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From "Robert Muir (Commented) (JIRA)" <>
Subject [jira] [Commented] (LUCENE-3714) add suggester that uses shortest path/wFST instead of buckets
Date Tue, 14 Feb 2012 16:02:00 GMT


Robert Muir commented on LUCENE-3714:

I played with a lot of variations on this patch:
* generified the shortest path method to take things like Comparators/Comparable
* tried different algebra/representations with that

I think we should keep the code wired to Long for now. according to the benchmark
any generification is like a 5-10% overall perf hit, and I don't see a need for
anything but Long.

I think as far as representation, we need to integrate the offline sort, find min/max 
float values and scale to <precision> space, e.g. if precision is 32 then 
Integer.MAX_VALUE - scaledWeight. 

I tried different representations and they just add more complexity (e.g. negative outputs),
without saving much space at all. This patch uses Integer precision and is only 10% larger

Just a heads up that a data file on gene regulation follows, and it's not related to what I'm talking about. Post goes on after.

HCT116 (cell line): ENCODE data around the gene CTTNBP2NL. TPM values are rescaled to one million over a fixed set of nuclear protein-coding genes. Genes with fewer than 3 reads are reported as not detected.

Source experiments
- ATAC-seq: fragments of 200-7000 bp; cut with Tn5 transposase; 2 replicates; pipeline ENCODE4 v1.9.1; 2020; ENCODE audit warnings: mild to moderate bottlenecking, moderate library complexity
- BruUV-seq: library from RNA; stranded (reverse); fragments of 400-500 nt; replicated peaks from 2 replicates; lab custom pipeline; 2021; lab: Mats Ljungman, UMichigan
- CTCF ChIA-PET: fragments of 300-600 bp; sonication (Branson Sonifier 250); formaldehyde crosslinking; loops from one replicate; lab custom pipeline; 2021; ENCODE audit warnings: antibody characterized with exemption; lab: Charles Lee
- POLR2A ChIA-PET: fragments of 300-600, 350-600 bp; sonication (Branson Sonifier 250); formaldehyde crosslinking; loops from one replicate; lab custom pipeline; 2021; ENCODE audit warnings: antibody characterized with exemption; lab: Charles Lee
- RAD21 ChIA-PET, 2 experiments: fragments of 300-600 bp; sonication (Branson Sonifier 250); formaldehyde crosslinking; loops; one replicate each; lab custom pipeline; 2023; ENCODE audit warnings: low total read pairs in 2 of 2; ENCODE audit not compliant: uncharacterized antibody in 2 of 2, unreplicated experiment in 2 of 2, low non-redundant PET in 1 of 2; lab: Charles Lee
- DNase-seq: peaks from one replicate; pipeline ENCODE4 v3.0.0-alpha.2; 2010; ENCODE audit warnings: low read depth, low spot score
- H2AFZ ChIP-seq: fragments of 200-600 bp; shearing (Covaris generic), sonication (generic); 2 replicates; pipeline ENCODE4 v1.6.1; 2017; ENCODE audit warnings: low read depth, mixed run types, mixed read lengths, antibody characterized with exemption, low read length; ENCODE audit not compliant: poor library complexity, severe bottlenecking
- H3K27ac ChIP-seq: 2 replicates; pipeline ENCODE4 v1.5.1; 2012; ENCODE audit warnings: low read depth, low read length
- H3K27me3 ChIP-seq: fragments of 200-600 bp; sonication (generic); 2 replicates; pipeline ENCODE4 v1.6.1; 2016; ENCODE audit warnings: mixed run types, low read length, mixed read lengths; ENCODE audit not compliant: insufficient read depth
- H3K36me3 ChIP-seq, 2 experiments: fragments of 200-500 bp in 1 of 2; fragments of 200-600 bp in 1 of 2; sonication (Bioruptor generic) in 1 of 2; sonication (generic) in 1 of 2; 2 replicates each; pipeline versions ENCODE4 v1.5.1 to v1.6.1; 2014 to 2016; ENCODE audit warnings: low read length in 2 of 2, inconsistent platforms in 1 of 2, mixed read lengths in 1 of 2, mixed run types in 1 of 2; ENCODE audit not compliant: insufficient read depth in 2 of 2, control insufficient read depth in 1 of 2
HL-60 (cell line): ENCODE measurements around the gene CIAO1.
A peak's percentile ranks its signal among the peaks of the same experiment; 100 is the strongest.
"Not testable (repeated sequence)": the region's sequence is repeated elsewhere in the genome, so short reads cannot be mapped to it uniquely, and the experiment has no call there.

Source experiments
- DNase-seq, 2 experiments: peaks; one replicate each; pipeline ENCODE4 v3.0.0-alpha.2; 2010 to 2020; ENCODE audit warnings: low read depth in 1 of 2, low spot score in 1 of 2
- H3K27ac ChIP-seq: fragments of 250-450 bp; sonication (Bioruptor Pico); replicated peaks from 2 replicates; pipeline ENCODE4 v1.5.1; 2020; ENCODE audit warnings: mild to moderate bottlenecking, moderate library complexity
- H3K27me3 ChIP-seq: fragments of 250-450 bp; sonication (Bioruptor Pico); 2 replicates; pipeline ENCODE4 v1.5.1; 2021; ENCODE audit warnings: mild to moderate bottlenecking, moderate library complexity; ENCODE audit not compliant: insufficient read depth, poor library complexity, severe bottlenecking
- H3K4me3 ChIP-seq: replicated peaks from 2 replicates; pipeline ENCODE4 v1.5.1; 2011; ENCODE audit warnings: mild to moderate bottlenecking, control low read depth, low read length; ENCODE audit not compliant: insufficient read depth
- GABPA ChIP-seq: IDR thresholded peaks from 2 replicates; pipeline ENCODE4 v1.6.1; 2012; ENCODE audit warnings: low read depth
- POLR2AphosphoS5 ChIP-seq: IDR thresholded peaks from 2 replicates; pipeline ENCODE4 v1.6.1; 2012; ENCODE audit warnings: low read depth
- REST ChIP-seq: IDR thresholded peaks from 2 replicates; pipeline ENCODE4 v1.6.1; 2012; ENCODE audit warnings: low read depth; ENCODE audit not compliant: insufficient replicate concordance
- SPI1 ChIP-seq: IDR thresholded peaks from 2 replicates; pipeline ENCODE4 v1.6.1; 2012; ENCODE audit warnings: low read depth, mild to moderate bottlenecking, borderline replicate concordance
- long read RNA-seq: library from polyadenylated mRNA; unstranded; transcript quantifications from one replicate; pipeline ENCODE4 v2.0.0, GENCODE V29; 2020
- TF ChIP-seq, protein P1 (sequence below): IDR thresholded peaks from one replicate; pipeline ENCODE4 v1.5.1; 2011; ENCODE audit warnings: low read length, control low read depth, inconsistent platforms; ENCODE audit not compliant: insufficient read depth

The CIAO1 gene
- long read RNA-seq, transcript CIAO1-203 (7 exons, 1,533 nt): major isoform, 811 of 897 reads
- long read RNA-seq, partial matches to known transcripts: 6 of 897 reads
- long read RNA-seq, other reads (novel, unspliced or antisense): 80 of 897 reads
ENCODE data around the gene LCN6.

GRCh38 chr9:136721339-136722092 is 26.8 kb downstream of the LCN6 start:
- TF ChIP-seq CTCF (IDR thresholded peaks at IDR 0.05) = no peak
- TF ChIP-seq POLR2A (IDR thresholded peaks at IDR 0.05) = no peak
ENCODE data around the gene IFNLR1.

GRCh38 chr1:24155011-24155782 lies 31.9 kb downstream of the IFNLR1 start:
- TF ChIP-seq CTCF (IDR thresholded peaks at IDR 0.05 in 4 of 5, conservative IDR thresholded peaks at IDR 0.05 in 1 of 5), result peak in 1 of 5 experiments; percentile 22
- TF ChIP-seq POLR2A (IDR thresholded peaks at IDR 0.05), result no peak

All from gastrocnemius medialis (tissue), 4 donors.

than the previous impl.

We don't even need precision to be configurable really,
we could wire it to integers as a start. But maybe later someone could specify it, e.g.
if they specified 8 then they basically get the same result as bucketed algorithm today...

> add suggester that uses shortest path/wFST instead of buckets
> -------------------------------------------------------------
>                 Key: LUCENE-3714
>                 URL:
>             Project: Lucene - Java
>          Issue Type: New Feature
>          Components: modules/spellchecker
>            Reporter: Robert Muir
>         Attachments: LUCENE-3714.patch, LUCENE-3714.patch, LUCENE-3714.patch, LUCENE-3714.patch,
LUCENE-3714.patch,, out.png
> Currently the FST suggester (really an FSA) quantizes weights into buckets (e.g. single
byte) and puts them in front of the word.
> This makes it fast, but you lose granularity in your suggestions.
> Lately the question was raised, if you build lucene's FST with positiveintoutputs, does
it behave the same as a tropical semiring wFST?
> In other words, after completing the word, we instead traverse min(output) at each node
to find the 'shortest path' to the 
> best suggestion (with the highest score).
> This means we wouldnt need to quantize weights at all and it might make some operations
(e.g. adding fuzzy matching etc) a lot easier.

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